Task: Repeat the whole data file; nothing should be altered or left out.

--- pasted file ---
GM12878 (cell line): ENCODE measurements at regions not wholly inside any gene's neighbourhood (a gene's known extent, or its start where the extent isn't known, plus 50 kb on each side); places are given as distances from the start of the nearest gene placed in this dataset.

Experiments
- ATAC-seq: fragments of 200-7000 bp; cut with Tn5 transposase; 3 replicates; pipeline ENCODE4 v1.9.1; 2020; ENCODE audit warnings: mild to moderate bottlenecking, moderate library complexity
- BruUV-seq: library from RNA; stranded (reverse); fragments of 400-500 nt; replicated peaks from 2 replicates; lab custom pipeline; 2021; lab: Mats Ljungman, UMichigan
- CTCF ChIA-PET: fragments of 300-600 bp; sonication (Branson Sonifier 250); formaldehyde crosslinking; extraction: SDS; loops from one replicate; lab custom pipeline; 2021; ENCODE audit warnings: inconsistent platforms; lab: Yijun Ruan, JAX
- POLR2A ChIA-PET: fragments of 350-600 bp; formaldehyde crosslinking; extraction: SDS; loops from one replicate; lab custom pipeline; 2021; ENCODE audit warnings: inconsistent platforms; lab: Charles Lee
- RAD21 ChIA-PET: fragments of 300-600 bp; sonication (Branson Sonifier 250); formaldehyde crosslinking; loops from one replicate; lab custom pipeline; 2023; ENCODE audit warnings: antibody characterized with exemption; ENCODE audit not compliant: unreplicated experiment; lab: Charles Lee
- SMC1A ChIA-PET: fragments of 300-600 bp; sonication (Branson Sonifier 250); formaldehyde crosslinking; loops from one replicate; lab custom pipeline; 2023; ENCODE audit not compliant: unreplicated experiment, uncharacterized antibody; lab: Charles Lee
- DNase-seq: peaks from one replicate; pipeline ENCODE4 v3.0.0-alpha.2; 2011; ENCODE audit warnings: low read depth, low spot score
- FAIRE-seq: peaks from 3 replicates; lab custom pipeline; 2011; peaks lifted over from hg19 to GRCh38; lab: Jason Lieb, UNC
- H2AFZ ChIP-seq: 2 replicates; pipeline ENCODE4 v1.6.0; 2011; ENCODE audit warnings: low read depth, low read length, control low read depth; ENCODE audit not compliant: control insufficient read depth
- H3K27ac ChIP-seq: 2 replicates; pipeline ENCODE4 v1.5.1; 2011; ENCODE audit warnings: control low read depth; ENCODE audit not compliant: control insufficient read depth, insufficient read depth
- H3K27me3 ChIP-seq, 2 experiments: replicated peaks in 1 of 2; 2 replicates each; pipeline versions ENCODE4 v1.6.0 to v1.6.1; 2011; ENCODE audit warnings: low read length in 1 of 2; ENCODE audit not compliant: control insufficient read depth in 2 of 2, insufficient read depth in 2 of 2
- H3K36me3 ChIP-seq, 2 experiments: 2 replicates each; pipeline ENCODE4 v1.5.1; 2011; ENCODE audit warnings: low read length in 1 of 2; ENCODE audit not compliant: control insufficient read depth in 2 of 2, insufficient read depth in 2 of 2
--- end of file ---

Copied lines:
GM12878 (cell line): ENCODE measurements at regions not wholly inside any gene's neighbourhood (a gene's known extent, or its start where the extent isn't known, plus 50 kb on each side); places are given as distances from the start of the nearest gene placed in this dataset.

Experiments
- ATAC-seq: fragments of 200-7000 bp; cut with Tn5 transposase; 3 replicates; pipeline ENCODE4 v1.9.1; 2020; ENCODE audit warnings: mild to moderate bottlenecking, moderate library complexity
- BruUV-seq: library from RNA; stranded (reverse); fragments of 400-500 nt; replicated peaks from 2 replicates; lab custom pipeline; 2021; lab: Mats Ljungman, UMichigan
- CTCF ChIA-PET: fragments of 300-600 bp; sonication (Branson Sonifier 250); formaldehyde crosslinking; extraction: SDS; loops from one replicate; lab custom pipeline; 2021; ENCODE audit warnings: inconsistent platforms; lab: Yijun Ruan, JAX
- POLR2A ChIA-PET: fragments of 350-600 bp; formaldehyde crosslinking; extraction: SDS; loops from one replicate; lab custom pipeline; 2021; ENCODE audit warnings: inconsistent platforms; lab: Charles Lee
- RAD21 ChIA-PET: fragments of 300-600 bp; sonication (Branson Sonifier 250); formaldehyde crosslinking; loops from one replicate; lab custom pipeline; 2023; ENCODE audit warnings: antibody characterized with exemption; ENCODE audit not compliant: unreplicated experiment; lab: Charles Lee
- SMC1A ChIA-PET: fragments of 300-600 bp; sonication (Branson Sonifier 250); formaldehyde crosslinking; loops from one replicate; lab custom pipeline; 2023; ENCODE audit not compliant: unreplicated experiment, uncharacterized antibody; lab: Charles Lee
- DNase-seq: peaks from one replicate; pipeline ENCODE4 v3.0.0-alpha.2; 2011; ENCODE audit warnings: low read depth, low spot score
- FAIRE-seq: peaks from 3 replicates; lab custom pipeline; 2011; peaks lifted over from hg19 to GRCh38; lab: Jason Lieb, UNC
- H2AFZ ChIP-seq: 2 replicates; pipeline ENCODE4 v1.6.0; 2011; ENCODE audit warnings: low read depth, low read length, control low read depth; ENCODE audit not compliant: control insufficient read depth
- H3K27ac ChIP-seq: 2 replicates; pipeline ENCODE4 v1.5.1; 2011; ENCODE audit warnings: control low read depth; ENCODE audit not compliant: control insufficient read depth, insufficient read depth
- H3K27me3 ChIP-seq, 2 experiments: replicated peaks in 1 of 2; 2 replicates each; pipeline versions ENCODE4 v1.6.0 to v1.6.1; 2011; ENCODE audit warnings: low read length in 1 of 2; ENCODE audit not compliant: control insufficient read depth in 2 of 2, insufficient read depth in 2 of 2
- H3K36me3 ChIP-seq, 2 experiments: 2 replicates each; pipeline ENCODE4 v1.5.1; 2011; ENCODE audit warnings: low read length in 1 of 2; ENCODE audit not compliant: control insufficient read depth in 2 of 2, insufficient read depth in 2 of 2